Once you’ve done that, here are a few easy ways you can help get the word out:

  1. Share links on Facebook, Tumblr, Twitter, Google+, and whatever social networks you hang out on.  A few good links to share: EPIC’s summary page, the direct link to the “docket” on regulations.gov, and the Slashdot thread, articles from Mashable and the Verge, or this blog post!
  2. Email links to people and mailing lists you think will be interested.
  3. Look for tweets on the #tsacomments and #tsa hashtags (or from @TSAComments) and retweet them
  4. Look for good comments on regulations.gov, and tweet them or share them on your favorite social networks.
  5. If you blog, write a short post.   Consider including your comments (or at least excerpts from them), and make sure to include a link to the regulations.gov page.
  6. Sign up for Reddit, and vote up TSA-related stories.  [Why Reddit?  It’s been a hotbed of activism on other civil liberties issues like SOPA and CISPA, and there’s a lot of political discussion there as well, so there are likely to be a lot of allies there.]

Question: what other suggestions do people have?

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Anti-TSA video goes viral!

Jonathan Corbett’s video has over 800,000 views in the last couple days, despite YouTube censoring it for a while (possibly because the  title has “nude” in it).    The Travel Underground thread is the epicenter.  The rough chronology:

Mike Masnick at TechDirt and Steven Frischling on Flying With Fish point out that there’s nothing new here: security experts have been talking about the scanners’ high error rate and vulnerabilities to exploitation for years.  But video footage makes it very compelling.  And the spread through the tech community highlights that the same kind of grassroots coalitions that mobilized against SOPA are possible on other civil liberties issues — like the TSA, for example, and the PATRIOT Act and FISA next time they come up for renewal.

There’s plenty of other learning too, so it’ll be interesting to watch things unfold. Stay tuned!

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Road trip! Bringing the #privchat community to Diaspora *

#privchatIt’s hard to believe but #privchat — the Tuesday morning Twitter Privacy Chat — has been going on for almost a year. CDT, Privacy Camp, and EPIC have done a great job moderating, and the attendees are a great cross-section of the privacy and civil liberties community: non-profits, privacy-focused startups, academics, privacy professionals at large companies, and activists (hiiiii!).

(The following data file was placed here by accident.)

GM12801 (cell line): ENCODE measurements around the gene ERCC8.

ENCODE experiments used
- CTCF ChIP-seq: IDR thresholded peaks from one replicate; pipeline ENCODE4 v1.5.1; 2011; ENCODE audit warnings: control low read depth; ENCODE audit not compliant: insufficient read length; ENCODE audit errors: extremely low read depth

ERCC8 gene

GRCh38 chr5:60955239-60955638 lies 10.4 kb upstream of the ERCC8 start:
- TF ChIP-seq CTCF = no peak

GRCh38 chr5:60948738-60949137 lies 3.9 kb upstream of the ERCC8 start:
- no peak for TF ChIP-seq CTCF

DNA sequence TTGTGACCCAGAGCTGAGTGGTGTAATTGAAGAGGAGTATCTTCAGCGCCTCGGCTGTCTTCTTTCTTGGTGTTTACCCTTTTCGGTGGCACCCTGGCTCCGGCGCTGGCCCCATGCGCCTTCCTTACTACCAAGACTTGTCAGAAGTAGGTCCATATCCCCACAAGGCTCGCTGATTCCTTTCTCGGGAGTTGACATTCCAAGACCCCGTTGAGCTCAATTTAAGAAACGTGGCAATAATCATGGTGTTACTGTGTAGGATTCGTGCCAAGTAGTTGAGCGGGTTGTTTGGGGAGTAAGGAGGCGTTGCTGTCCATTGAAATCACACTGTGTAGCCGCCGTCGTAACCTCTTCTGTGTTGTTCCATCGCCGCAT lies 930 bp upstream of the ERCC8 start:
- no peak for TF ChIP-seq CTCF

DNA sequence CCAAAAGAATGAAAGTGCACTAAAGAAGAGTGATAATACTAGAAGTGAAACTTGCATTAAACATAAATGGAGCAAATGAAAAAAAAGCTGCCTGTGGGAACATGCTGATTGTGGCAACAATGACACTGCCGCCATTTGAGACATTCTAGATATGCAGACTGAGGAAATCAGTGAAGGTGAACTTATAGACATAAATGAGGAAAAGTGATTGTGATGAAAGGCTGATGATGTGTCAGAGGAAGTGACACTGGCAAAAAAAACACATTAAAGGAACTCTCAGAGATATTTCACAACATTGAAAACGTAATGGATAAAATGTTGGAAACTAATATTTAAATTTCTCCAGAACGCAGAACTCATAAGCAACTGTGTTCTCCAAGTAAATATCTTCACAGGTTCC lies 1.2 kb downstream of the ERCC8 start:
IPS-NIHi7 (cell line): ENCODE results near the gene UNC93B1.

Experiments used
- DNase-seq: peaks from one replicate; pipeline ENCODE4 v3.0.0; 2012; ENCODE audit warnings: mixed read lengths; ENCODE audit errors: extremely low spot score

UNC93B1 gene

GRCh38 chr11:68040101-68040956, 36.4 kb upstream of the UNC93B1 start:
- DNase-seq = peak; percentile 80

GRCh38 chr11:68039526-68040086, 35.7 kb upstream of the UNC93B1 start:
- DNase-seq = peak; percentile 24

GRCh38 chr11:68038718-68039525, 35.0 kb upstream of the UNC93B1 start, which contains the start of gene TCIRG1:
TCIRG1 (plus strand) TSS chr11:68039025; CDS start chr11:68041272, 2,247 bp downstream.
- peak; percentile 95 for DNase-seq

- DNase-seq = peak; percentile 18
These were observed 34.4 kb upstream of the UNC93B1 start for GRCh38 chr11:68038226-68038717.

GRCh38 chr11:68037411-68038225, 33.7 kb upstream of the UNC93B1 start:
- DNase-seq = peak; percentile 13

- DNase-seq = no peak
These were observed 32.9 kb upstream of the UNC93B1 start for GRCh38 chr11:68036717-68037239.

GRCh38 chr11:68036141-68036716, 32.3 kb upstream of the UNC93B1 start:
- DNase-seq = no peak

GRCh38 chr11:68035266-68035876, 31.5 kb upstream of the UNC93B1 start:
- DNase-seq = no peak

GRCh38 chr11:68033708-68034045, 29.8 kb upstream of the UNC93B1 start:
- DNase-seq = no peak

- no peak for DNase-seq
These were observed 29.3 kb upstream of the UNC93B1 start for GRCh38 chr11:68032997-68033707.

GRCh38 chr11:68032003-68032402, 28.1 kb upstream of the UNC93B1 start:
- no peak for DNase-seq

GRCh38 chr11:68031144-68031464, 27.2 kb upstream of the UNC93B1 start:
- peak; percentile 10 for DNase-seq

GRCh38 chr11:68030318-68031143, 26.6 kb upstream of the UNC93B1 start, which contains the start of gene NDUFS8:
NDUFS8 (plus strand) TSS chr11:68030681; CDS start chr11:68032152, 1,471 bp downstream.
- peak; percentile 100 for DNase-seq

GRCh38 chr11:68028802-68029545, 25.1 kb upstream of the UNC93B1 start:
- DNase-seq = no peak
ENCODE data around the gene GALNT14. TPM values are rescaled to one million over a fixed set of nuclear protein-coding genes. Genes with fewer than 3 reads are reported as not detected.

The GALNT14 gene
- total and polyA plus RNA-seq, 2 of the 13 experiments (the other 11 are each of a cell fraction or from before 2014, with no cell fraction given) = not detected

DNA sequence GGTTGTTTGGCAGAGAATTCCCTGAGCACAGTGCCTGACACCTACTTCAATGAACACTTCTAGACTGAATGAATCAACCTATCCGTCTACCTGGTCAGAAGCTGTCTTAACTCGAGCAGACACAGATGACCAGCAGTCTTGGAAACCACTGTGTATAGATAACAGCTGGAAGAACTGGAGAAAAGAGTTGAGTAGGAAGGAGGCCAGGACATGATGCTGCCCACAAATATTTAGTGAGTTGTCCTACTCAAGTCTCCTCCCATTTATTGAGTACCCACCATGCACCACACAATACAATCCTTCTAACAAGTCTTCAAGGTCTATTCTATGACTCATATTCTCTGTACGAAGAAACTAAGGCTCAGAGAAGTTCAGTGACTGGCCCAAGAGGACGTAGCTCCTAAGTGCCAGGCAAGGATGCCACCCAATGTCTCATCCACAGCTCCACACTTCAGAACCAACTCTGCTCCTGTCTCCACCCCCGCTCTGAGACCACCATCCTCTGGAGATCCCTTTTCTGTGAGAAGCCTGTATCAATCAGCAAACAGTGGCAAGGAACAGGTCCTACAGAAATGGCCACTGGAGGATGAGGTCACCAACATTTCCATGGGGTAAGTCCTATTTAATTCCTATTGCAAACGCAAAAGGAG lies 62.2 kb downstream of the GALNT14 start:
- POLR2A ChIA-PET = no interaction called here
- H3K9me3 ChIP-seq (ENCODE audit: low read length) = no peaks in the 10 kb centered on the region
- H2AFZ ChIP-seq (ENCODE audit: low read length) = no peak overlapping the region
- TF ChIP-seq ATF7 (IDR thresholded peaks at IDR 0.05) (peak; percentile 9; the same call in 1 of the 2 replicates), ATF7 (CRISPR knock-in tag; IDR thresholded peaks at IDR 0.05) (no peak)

So let’s build on that success with a road trip, and bring the same kind of social networky goodness to Diaspora *!

If you’re thinking that you don’t have time for yet another social network, I feel your pain; the plan I’m suggesting only requires an hour of your time. Before we get there, though, I want to talk a bit about why I think it’s worth doing.

Why Diaspora *?

Diaspora* logo variant by GiorgioDiaspora shot to prominence last May, as four NYU undergrads raised money on Kickstarter for a distributed open-source privacy-friendly social network project just as a Facebook privacy storm kicked off. Good timing!

Eighteen months and $200,000 later, Sarah Mei and Yosem Companys have joined the core team, and there are dozens of public installations with tens of thousands of Diasporans. Liz Gannes’ Diaspora Prepares to Launch Open Source network on All Things D and Not vaporware, not a Nigerian prince on the team’s blog give an idea of the current status: an engineering team focused on getting to beta, a growing community, another round of fundraising in progress. Hanging out on Diaspora a lot for the last month, I’ve had interesting discussions with interesting people from across the world.

And one thing everybody that I’ve run into so far has in common:

They care about their privacy.

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Constitution Day 2011: Freedom not Fear

In the aftermath of my events on Sept. 11, 2011, I feel violated, humiliated and sure that I was taken from the plane simply because of my appearance. Though I never left my seat, spoke to anyone on the flight or tinkered with any “suspicious” device, I was forced into a situation where I was stripped of my freedom and liberty that so many of my fellow Americans purport are the foundations of this country and should be protected at any cost….

This country has operated for the last 10 years through fear. We’ve been a country at war and going bankrupt for much of this time. What is the next step?

— Shoshana Hebshi, Some real Shock and Awe: Racially profiled and cuffed in Detroit, Tales from the Heartland

The F-16 fighters that had shadowed the plane before it landed in Detroit and the SWAT team that dragged Shoshanna and her two Indian seatmates from their seats was responding to the crew’s report that … somebody had been spending too long in the bathroom. On the same day, F-16s also scrambled for another flight where … three people made repeated trips to the bathroom. WTF?